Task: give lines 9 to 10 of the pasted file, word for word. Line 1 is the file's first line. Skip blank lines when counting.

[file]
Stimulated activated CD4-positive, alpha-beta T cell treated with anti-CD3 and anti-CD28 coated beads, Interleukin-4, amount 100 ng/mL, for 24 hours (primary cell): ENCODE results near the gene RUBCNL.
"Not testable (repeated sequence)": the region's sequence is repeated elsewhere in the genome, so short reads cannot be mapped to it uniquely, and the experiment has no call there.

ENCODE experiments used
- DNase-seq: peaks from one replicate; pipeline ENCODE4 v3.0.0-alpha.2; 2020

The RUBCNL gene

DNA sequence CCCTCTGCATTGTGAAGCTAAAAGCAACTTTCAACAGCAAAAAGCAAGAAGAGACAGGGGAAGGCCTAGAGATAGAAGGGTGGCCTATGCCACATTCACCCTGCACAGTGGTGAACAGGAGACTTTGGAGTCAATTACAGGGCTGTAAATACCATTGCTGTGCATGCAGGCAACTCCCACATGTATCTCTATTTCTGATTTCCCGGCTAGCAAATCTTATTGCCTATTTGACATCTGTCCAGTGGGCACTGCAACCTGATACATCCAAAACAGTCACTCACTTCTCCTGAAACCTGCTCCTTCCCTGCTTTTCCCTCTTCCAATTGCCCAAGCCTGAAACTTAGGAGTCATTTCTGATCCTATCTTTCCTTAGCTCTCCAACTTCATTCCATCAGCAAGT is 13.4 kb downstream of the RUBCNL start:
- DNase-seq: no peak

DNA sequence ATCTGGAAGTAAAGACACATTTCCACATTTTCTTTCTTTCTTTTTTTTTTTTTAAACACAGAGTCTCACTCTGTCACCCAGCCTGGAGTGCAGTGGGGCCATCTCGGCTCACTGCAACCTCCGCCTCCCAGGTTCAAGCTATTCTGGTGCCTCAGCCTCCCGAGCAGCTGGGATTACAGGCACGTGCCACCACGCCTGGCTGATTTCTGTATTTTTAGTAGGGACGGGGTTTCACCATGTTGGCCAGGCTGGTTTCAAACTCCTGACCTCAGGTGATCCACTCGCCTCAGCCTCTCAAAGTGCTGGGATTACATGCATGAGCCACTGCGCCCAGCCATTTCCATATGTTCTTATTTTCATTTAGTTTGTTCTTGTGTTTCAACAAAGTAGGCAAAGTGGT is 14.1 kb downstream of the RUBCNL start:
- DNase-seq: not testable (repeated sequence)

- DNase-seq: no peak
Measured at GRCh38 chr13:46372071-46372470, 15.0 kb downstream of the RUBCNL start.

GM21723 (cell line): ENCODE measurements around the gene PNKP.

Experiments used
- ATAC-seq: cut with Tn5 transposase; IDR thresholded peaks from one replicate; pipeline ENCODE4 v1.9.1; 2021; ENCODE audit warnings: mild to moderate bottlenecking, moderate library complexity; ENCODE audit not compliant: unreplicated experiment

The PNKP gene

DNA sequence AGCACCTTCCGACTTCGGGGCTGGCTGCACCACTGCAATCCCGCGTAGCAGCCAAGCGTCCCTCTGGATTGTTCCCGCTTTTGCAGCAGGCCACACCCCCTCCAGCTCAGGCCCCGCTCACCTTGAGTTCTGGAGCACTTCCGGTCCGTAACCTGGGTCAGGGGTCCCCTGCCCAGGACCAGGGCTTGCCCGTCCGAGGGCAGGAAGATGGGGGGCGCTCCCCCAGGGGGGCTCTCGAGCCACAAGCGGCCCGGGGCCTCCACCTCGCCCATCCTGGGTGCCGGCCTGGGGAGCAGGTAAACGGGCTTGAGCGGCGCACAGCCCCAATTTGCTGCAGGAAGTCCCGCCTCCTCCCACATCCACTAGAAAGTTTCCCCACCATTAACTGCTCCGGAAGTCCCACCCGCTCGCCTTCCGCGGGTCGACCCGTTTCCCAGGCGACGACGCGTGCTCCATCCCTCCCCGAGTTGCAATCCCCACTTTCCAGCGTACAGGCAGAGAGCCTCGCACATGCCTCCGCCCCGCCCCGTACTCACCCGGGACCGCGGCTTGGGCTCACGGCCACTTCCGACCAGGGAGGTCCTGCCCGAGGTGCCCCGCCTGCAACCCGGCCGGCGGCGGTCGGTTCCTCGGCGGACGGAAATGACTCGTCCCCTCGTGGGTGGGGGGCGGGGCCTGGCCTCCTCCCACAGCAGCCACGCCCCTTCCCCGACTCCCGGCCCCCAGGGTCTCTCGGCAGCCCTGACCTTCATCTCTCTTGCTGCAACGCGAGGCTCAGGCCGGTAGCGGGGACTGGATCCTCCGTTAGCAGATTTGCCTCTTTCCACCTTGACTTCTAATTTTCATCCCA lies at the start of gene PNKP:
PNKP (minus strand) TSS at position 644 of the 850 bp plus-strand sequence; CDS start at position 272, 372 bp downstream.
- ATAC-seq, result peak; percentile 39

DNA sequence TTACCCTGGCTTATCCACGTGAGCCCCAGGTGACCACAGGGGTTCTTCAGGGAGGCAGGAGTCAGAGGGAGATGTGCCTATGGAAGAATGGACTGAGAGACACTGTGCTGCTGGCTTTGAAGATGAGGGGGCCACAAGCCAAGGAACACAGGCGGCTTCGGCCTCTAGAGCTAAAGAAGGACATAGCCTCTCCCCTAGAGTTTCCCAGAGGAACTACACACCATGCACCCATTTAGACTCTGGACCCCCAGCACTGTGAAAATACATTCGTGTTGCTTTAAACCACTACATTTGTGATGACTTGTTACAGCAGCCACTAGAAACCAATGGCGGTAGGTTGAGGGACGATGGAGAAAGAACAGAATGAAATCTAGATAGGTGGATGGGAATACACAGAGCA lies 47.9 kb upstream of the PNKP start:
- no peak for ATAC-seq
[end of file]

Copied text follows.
- DNase-seq: not testable (repeated sequence)

- DNase-seq: no peak